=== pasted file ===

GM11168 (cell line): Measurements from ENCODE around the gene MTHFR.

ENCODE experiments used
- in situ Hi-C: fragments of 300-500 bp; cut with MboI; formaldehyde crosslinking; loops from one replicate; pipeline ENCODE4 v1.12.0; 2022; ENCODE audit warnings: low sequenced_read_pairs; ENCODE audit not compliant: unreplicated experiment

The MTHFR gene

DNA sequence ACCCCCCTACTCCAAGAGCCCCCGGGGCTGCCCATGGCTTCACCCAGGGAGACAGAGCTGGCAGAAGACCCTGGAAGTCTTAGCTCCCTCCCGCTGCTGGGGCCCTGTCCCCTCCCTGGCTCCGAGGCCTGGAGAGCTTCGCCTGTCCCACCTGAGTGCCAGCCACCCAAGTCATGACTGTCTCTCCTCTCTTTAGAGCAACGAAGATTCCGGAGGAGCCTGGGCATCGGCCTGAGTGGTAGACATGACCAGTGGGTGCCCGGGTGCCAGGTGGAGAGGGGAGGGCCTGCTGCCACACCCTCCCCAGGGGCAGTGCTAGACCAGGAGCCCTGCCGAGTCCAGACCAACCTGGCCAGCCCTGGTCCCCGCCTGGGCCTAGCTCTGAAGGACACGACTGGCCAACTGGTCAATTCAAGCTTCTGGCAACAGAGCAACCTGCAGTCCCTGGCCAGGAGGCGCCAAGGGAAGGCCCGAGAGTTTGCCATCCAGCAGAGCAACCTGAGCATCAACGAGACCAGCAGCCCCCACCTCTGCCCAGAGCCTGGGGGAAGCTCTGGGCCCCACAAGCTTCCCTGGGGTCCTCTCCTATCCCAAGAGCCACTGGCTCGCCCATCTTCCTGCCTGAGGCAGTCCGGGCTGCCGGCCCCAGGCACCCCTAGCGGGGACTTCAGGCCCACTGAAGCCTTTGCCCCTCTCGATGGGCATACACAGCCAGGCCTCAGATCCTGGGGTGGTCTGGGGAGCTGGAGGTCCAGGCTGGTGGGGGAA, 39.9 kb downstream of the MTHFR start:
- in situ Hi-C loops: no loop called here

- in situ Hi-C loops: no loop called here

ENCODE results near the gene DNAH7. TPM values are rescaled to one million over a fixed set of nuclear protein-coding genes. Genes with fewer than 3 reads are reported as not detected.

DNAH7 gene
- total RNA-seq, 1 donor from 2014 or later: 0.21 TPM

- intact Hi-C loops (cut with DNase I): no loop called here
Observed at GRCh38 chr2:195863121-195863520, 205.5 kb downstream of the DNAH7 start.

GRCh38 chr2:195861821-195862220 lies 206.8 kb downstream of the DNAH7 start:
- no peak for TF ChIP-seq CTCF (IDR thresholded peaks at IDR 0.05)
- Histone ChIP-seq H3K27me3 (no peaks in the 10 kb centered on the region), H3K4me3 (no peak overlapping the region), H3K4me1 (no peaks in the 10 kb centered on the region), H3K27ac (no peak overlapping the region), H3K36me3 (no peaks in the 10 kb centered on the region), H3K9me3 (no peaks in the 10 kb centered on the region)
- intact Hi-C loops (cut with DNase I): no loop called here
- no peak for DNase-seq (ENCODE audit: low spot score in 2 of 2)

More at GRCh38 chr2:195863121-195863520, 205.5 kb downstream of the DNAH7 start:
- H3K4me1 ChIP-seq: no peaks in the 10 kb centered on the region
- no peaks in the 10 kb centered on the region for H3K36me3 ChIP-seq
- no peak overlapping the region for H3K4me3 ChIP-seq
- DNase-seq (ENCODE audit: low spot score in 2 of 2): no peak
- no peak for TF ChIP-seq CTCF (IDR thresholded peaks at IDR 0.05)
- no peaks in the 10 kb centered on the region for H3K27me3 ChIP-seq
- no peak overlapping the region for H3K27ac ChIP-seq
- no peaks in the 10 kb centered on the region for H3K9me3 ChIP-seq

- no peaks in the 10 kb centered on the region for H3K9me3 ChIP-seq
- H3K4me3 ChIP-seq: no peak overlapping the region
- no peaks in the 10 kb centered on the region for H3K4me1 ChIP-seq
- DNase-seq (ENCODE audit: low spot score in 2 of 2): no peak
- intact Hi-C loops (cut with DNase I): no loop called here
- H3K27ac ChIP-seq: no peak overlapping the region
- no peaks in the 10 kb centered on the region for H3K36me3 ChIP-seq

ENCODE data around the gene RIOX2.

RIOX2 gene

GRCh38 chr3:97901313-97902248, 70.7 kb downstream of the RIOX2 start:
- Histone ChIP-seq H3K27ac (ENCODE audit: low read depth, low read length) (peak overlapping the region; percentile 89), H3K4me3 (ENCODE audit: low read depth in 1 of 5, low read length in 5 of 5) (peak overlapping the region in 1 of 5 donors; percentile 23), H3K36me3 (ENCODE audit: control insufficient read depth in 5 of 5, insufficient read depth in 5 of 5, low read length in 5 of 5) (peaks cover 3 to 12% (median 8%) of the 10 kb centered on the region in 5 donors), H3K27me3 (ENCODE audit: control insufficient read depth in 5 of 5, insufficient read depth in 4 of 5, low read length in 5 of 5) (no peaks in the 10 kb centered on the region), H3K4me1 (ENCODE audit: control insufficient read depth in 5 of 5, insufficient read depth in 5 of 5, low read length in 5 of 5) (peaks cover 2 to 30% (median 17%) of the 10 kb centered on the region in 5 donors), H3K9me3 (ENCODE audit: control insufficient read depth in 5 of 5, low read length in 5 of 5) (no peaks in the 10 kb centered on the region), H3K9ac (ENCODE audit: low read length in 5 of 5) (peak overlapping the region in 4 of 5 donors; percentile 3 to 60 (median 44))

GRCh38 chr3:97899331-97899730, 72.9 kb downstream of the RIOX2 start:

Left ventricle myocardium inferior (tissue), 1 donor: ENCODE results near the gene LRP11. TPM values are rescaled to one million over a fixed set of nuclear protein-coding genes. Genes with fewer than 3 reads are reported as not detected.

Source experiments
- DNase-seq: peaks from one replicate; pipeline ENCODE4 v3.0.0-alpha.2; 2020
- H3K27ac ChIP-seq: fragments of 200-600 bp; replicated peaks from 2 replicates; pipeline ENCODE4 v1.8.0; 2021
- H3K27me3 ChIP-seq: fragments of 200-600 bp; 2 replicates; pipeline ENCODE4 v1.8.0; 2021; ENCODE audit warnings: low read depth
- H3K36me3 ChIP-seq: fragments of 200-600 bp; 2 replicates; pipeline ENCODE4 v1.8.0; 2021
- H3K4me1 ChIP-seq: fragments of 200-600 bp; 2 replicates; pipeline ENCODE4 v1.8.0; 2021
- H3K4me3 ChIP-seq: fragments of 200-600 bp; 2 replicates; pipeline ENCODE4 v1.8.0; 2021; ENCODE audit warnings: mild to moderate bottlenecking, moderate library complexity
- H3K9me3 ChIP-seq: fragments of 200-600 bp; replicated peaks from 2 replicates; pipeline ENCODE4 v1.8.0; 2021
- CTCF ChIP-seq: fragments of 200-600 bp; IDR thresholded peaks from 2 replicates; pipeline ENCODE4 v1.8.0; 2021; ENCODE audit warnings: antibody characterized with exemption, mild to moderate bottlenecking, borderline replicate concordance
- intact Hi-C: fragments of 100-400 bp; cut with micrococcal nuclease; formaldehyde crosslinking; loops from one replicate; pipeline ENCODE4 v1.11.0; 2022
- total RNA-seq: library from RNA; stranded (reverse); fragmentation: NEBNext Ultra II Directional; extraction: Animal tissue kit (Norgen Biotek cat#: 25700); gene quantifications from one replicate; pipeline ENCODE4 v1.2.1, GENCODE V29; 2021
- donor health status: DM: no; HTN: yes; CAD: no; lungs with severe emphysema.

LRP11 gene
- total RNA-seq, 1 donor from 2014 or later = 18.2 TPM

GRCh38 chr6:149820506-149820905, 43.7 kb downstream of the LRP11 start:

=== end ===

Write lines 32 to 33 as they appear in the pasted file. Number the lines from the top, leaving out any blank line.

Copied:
- H3K27ac ChIP-seq: no peak overlapping the region
- no peaks in the 10 kb centered on the region for H3K36me3 ChIP-seq